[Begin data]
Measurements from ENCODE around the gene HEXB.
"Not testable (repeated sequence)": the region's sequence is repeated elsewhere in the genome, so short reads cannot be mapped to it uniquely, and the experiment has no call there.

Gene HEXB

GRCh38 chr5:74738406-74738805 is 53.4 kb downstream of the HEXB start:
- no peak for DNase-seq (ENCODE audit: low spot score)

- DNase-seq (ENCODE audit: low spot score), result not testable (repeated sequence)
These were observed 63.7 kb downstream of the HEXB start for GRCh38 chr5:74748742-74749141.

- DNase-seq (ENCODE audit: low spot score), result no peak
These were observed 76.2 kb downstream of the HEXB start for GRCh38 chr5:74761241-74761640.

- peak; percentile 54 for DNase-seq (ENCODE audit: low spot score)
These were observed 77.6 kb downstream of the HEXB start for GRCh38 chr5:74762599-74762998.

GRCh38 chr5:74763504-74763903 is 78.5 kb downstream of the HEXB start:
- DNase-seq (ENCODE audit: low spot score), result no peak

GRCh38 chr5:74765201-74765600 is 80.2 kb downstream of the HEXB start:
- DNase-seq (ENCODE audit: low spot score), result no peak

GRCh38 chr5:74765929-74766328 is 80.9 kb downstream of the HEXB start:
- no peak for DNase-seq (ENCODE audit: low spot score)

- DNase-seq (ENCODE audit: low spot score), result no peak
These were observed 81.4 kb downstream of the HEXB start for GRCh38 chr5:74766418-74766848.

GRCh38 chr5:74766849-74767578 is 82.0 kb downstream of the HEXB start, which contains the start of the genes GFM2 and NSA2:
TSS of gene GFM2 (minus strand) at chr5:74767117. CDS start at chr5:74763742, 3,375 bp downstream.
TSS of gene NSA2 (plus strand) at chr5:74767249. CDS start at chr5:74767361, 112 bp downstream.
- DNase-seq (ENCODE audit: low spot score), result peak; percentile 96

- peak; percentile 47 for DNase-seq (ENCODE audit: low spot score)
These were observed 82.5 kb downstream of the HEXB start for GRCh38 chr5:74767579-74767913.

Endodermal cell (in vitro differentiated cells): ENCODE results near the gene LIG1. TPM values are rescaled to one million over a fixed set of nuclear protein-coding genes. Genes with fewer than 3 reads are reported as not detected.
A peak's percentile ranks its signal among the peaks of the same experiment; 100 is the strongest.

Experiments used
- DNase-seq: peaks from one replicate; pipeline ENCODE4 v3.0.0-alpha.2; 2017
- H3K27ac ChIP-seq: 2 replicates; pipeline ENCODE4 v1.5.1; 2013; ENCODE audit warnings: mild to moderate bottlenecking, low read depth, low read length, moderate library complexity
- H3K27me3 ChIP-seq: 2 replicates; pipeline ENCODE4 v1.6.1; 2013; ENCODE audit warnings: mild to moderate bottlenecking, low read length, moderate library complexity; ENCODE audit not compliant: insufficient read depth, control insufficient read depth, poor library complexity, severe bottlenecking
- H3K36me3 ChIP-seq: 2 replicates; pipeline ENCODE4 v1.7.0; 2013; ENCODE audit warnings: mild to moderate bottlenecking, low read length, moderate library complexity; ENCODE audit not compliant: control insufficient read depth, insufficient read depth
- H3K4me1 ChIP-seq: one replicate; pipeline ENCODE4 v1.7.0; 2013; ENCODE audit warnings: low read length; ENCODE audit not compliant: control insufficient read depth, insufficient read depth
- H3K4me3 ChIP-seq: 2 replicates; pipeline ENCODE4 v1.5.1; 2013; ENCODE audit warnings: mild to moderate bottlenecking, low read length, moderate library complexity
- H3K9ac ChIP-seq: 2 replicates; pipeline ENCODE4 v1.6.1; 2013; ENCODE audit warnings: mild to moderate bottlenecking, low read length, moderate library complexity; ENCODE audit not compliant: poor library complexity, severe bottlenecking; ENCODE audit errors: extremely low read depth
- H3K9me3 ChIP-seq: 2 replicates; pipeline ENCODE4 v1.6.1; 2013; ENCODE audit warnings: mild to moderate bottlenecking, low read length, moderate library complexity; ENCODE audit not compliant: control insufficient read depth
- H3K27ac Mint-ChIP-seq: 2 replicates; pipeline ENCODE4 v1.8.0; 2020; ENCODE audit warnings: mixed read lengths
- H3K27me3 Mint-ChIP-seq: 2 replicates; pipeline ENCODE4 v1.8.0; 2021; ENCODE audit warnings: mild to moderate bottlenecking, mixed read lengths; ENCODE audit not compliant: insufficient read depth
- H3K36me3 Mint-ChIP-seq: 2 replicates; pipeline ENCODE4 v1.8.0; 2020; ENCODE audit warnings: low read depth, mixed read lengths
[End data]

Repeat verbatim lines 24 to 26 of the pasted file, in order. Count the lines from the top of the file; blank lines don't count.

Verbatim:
- peak; percentile 47 for DNase-seq (ENCODE audit: low spot score)
These were observed 82.5 kb downstream of the HEXB start for GRCh38 chr5:74767579-74767913.

Endodermal cell (in vitro differentiated cells): ENCODE results near the gene LIG1. TPM values are rescaled to one million over a fixed set of nuclear protein-coding genes. Genes with fewer than 3 reads are reported as not detected.